Lies, damn lies and documentaries.

By: Winston, Brian.
Material type: materialTypeLabelBookPublisher: London : BFI Pub., 2000Description: iv, 186 p. ; 24 cm. (pbk).ISBN: 9780851707976.Subject(s): Film, Television and Radio | Ethics | Television | Documentaries | DocumentaryDDC classification: 791.43655WIN
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Book 791.43655 WIN (Browse shelf) Checked out 02/10/2020 F02723
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Table of contents provided by Syndetics

  • 1 The Price of Popularity
  • 2 In from the Cold
  • 3 The Short, Sorry History of Documentary Ethics
  • 4 The Poisoned Chalice of Journalism
  • 5 The Documentarist's Ethical Compass
  • 6 The Rights of Documentarists
  • 7 Bibliography
  • 8 Statutes and Cases
  • 9 Bibliography

Reviews provided by Syndetics

CHOICE Review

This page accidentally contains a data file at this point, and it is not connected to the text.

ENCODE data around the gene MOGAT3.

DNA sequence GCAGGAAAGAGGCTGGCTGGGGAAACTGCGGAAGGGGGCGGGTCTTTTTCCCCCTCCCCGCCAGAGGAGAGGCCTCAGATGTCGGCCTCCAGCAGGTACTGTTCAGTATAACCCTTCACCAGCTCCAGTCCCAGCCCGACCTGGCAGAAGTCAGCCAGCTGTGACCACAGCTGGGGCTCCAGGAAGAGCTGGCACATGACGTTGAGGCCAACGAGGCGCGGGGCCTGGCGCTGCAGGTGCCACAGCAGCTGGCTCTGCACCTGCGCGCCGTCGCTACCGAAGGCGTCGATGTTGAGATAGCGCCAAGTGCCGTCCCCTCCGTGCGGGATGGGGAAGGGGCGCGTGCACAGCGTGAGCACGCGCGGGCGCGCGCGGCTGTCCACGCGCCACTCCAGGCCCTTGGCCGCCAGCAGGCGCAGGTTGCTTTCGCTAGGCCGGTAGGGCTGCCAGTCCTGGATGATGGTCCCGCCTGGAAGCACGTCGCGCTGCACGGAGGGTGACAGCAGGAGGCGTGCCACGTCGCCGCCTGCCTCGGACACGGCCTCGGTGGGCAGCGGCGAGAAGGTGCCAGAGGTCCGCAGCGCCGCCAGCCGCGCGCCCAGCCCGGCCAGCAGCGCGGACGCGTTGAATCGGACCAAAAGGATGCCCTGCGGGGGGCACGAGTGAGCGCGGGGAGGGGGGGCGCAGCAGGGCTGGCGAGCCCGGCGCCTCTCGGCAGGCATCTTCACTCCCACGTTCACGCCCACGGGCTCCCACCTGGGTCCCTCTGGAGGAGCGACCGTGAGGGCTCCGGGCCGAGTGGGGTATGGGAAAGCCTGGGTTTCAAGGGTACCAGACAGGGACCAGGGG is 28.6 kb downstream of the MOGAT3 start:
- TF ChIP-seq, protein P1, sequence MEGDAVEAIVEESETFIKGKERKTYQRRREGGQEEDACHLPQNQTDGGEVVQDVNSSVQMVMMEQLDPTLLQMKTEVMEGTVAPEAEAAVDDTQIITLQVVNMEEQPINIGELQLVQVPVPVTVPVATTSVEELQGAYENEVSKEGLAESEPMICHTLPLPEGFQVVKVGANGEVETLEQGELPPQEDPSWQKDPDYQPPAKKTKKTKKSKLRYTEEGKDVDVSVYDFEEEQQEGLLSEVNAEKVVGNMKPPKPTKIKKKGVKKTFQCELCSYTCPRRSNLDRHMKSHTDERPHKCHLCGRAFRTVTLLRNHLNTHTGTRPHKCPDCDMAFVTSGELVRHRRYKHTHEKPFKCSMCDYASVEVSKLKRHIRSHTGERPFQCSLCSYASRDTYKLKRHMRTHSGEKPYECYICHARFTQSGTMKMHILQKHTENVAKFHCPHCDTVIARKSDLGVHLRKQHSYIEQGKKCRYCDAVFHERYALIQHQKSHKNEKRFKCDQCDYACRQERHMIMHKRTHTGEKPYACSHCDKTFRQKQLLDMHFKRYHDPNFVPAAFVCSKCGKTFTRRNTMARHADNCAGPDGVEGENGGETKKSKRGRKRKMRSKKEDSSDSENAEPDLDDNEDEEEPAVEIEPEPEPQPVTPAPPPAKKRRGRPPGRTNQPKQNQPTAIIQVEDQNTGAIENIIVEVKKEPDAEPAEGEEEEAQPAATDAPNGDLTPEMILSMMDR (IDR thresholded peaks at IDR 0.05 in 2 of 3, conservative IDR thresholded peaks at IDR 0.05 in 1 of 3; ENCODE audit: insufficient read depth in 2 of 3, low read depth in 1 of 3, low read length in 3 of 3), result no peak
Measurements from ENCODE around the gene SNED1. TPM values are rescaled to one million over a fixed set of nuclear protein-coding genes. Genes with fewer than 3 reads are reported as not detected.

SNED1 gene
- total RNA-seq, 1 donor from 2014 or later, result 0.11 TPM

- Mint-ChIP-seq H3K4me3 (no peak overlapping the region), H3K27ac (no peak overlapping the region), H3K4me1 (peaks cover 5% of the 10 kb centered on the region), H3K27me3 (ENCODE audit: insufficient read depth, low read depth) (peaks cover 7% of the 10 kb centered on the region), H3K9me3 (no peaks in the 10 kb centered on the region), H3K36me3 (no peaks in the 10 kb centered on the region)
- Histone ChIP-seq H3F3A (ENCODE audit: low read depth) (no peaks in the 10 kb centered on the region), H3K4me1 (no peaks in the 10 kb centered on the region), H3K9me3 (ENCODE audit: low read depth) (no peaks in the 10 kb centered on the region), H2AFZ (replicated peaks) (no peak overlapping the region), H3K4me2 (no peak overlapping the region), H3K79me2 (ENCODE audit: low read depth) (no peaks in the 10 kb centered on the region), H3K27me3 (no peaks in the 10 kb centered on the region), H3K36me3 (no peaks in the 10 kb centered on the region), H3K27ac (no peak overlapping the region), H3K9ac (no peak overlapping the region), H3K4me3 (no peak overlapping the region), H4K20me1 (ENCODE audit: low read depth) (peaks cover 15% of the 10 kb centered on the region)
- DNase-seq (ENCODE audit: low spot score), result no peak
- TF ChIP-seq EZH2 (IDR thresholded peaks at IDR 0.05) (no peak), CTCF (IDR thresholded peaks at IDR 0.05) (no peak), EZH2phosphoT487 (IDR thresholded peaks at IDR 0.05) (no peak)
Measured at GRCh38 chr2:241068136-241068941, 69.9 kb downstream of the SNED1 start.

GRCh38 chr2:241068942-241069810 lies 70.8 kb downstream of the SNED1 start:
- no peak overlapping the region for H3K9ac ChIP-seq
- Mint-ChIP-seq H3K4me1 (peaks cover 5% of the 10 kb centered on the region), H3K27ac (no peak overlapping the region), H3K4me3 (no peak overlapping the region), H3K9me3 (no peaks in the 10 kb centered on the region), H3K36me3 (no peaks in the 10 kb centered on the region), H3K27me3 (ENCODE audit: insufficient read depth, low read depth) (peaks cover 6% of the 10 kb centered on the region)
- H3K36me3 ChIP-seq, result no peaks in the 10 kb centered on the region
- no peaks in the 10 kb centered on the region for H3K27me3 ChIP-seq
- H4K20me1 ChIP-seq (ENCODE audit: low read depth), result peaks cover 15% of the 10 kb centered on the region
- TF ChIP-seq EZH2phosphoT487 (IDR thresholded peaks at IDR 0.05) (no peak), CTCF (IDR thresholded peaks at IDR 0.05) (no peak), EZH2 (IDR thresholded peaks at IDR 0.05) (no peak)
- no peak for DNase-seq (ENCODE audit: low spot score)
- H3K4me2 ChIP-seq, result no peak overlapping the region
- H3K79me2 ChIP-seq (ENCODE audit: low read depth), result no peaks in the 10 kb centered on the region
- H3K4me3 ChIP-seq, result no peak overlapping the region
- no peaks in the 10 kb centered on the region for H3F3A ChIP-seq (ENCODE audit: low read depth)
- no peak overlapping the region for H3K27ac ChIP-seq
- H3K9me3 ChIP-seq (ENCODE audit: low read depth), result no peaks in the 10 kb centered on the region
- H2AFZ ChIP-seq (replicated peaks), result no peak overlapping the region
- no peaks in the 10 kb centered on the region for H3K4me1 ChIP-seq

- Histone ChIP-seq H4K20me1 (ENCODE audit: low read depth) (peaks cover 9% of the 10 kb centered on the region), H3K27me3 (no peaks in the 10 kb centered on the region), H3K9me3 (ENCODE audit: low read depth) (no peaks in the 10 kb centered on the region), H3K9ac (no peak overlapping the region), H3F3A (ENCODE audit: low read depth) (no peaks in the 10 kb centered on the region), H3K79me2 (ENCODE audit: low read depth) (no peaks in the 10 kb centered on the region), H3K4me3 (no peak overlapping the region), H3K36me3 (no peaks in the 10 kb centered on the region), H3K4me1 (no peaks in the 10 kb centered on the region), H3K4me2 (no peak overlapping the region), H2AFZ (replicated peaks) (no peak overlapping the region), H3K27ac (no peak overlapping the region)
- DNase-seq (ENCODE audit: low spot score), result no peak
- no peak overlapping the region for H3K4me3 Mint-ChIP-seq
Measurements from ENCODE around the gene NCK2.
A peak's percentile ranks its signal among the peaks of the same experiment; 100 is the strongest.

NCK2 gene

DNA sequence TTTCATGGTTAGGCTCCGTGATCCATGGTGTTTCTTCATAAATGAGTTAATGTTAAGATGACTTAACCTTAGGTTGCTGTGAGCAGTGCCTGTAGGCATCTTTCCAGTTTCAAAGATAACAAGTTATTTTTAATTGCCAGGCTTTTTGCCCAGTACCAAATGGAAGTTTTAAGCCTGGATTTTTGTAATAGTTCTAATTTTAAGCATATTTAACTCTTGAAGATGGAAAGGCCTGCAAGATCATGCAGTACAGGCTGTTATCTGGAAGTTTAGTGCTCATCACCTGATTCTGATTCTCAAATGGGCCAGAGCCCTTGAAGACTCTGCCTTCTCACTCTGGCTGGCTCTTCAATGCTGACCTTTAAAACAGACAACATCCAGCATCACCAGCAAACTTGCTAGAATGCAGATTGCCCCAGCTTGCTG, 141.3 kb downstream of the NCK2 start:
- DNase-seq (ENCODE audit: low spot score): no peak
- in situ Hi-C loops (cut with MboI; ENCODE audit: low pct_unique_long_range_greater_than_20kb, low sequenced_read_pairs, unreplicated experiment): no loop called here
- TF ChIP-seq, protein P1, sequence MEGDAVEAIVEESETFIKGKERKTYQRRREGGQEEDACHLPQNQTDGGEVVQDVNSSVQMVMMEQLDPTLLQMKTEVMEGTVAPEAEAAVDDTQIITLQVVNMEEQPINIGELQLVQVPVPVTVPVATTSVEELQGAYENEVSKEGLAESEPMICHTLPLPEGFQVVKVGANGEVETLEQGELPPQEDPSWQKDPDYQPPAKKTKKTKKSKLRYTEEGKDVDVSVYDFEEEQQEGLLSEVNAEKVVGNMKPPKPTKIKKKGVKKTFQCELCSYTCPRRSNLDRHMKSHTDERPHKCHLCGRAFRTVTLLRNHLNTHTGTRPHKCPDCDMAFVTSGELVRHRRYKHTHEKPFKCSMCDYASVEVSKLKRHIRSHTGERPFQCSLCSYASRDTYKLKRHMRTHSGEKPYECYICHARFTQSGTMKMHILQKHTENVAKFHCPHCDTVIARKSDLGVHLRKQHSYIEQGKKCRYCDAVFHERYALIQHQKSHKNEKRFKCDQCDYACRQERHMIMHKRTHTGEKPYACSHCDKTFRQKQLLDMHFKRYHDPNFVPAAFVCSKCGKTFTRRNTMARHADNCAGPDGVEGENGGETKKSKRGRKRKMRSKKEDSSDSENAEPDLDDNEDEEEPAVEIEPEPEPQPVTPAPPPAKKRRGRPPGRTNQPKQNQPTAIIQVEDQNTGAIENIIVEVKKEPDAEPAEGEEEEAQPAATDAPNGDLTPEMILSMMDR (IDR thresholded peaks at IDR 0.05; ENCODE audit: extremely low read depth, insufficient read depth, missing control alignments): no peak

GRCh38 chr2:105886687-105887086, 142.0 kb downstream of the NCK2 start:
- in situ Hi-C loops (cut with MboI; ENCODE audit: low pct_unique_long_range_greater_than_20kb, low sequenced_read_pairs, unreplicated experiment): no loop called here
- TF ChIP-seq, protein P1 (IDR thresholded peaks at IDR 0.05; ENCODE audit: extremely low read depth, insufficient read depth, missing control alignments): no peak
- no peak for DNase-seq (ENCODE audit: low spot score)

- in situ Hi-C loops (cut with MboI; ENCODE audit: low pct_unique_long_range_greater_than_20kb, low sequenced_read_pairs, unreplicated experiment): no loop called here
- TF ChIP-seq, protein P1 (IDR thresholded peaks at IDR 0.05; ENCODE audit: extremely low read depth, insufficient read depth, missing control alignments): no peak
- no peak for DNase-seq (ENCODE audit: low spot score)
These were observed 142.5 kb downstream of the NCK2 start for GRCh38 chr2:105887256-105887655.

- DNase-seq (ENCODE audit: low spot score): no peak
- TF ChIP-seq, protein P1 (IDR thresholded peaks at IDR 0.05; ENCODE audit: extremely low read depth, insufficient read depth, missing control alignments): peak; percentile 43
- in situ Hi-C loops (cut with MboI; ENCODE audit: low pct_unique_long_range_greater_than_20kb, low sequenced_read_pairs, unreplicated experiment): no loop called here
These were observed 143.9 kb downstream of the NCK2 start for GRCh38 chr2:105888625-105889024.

A background in British broadcasting will be very helpful for readers of this excellent study of the current nature and ethics of the British television documentary, since Winston (Stirling Univ., UK) targets primarily readers in the UK, who are aware of brouhahas in the British press about "fakery" in the making of certain recent documentaries. American readers should not have difficulty piecing together something of the nature of the scandals from the information Winston offers concerning The Connection, a documentary commissioned for Britain's Channel 3 about a new drug-running route from Colombia to the UK, but some of the references to other documentary programs will be unfamiliar to most US readers. The two chapters on British law and regulation may be of interest for comparison with broadcast regulations in the US. What will be of particular value to a US audience is Winston's closely and convincingly argued discussion on the difference between journalism and documentary making. The final chapter, "Ethics," is also worthy of a close reading, since it examines truth telling, reconstruction, informed consent, and the audience's "right to know." Highly recommended for faculty, researchers, and upper-level undergraduates studying the British media, public service broadcasting, and media ethics. M. R. Grant North Central College